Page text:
Director Richard Linklater approached this decade-spanning project with a novelist’s ambition and patient determination. Reuniting with the same, small group of actors on an annual basis, he made a real coming-of-age story, focusing on six-year-old Mason (Ellar Coltrane) and his estranged parents (Patricia Arquette and Ethan Hawke) and following them all until the boy enters his freshman year of college. The resulting film is necessarily episodic in nature but still unique in its rhythms: marriages and remarriages follow in quick succession; characters drop in and out of the story without warning; jump cuts swallow up a year’s worth of off-screen events in an instant. The narrative ebbs and flows easily, ratcheting up the drama to deal with an abusive, alcoholic stepfather and then spinning down again to depict father-and-son bull sessions and low-key teenage mischief. Continue reading
Director Jonathan Glazer’s Under the Skin is, most of all, a study in imagery. Its science-fiction status is hinted at by visual design, as in the film’s opening moments, when concentric circles appear out of the darkness on screen, then are seen to separate, inhabiting three-dimensional space, from left to right, with a bright light blazing on one side. The figure suggests a diagram of a solar system, all its planets in perfect alignment, or (more on point) the glass elements of a lens.
Out of the previous silence, we start to hear fragments of a woman’s voice on the soundtrack, and the elements on screen, clean and fresh as something out of the Apple factory, are resolved as the workings of an eye, iris and pupil appearing on screen in startling close-up. The film then cuts to images of nature, water rushing by, and a jagged road slicing across the screen like Dali’s razor blade slashing an eyeball.
It’s been eight years since the release of Zach Snyder’s beefcake epic 300 put movie buffs on notice that the future of action cinematography was endless slow-motion, excruciating speed ramping, and ever more phony-baloney green-screen tableaux. That might not seem like a long time, but in Hollywood terms it’s a freaking eon. It only took two more years than that before Sony kicked Sam Raimi to the curb and rebooted the Spider-Man series entirely with a younger, cuter director. So maybe Zack Snyder is lucky Warner Bros. greenlighted a straightforward sequel to 300 rather than handing a remake to Fede Alvarez or somebody.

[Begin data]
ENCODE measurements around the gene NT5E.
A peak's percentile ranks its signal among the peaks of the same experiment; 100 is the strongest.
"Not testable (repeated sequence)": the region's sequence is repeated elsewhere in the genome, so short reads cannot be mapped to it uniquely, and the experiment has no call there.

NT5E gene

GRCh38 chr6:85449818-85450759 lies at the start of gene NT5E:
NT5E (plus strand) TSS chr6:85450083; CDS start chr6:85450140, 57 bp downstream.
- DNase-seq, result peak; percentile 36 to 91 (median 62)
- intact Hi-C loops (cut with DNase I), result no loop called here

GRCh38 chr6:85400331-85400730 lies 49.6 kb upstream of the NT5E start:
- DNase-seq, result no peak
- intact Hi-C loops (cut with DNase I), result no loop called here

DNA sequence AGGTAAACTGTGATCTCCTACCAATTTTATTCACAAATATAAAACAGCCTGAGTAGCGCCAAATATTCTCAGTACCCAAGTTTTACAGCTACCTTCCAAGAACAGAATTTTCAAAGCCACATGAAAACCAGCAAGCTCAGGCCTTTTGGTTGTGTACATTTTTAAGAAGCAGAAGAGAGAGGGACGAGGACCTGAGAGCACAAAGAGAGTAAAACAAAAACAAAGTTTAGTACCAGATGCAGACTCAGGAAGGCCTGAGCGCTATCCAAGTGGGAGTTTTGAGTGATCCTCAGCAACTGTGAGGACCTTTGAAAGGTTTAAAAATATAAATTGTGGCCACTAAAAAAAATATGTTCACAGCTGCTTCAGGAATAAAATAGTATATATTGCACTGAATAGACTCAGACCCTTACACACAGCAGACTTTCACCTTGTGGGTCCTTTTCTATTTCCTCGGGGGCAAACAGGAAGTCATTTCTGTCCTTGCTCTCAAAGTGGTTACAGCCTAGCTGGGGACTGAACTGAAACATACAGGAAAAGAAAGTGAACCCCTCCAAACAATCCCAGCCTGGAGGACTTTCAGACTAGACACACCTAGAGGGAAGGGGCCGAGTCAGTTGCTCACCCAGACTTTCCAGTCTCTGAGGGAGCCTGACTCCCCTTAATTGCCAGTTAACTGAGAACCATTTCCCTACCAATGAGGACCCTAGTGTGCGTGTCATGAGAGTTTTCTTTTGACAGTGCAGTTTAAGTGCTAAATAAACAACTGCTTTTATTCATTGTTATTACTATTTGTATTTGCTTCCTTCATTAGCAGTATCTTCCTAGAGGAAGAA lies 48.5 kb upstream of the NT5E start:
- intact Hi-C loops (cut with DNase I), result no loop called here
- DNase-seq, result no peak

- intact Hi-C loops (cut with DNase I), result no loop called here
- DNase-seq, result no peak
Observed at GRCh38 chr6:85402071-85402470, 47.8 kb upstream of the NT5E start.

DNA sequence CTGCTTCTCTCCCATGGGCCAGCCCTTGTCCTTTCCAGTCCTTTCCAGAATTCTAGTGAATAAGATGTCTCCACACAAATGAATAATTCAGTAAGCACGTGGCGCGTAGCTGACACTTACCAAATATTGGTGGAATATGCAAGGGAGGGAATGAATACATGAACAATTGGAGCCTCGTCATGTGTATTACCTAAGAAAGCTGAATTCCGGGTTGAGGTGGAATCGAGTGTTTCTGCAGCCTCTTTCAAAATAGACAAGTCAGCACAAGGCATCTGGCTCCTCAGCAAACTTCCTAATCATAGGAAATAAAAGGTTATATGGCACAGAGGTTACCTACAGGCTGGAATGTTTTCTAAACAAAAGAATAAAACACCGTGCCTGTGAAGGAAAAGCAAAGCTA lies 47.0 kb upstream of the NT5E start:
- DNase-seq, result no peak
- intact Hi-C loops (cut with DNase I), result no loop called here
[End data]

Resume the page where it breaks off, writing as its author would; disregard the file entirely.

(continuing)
I am not entirely sure why many critics seem to be writing about this as if Robot Chicken wasn’t earlier, funnier, and conjured in a more perfect spirit of the kind of exuberant creative anarchy that the carefully licensed Lego Movie pretends to endorse. I guess they’re swept along in the movie’s silly enthusiasm and spirit of borderline-surreal invention, which do keep it aloft for nearly 80 percent of its running time.
I was swept along until the film took a sudden, final-reel swandive into a transparently preachy live-action ode to Lego-enabled childhood imagination — a borderline-smarmy attempt to sneak some heavy branding for the world’s most highly capitalized toy company into a kid pic. (It wouldn’t be out of place if it were part of an industrial film made to seduce the masses at a Toy Fair, or rev up the salarymen at a Lego sales meeting.) The film sets up this weird dichotomy between vision-starved adults, who have apparently forsaken the innocent pleasures of youthful experimentation, and fabulously inventive children, who continually bust the mold by linking up Lego blocks in admirably unforeseen combinations. The notion that an adult could take real joy in assembling bricks according to someone else’s blueprint — in appreciating the prodigiousness of someone else’s creative mind — seems to be beyond the film’s own imagining. But what rankles is the literal-minded way the film intrudes on and deconstructs its own fanciful universe — the way it short-circuits the response of anyone who was enjoying the picture as an actual flight of fantasy, rather than a direct endorsement of the way Big Toy thinks we all should play with our dolls.
Also disappointing are the film’s gender politics, which start with the character of WyldStyle, the film’s sole major female role (who functions primarily as one vertex of a love triangle), and end with a nearly preverbal preschool girl who’s into Duplo and destruction. In fact, the film’s idea of playtime is so sexist in its conception that it reaches a kind of apotheosis when Mom, no shit, calls down from the kitchen to her big man and her little man, sequestered in the romanticized cloudcuckooland of their prodigious imaginations, to let them know that she has finished preparing their meals.
Oh, sure, there are some good laughs to be had — but a bad taste lingers. Remember the good old days, when directors were lauded for smuggling subversive content into films that looked at first glance like commercial product? This one is a flattering commercial message disguised as subversion.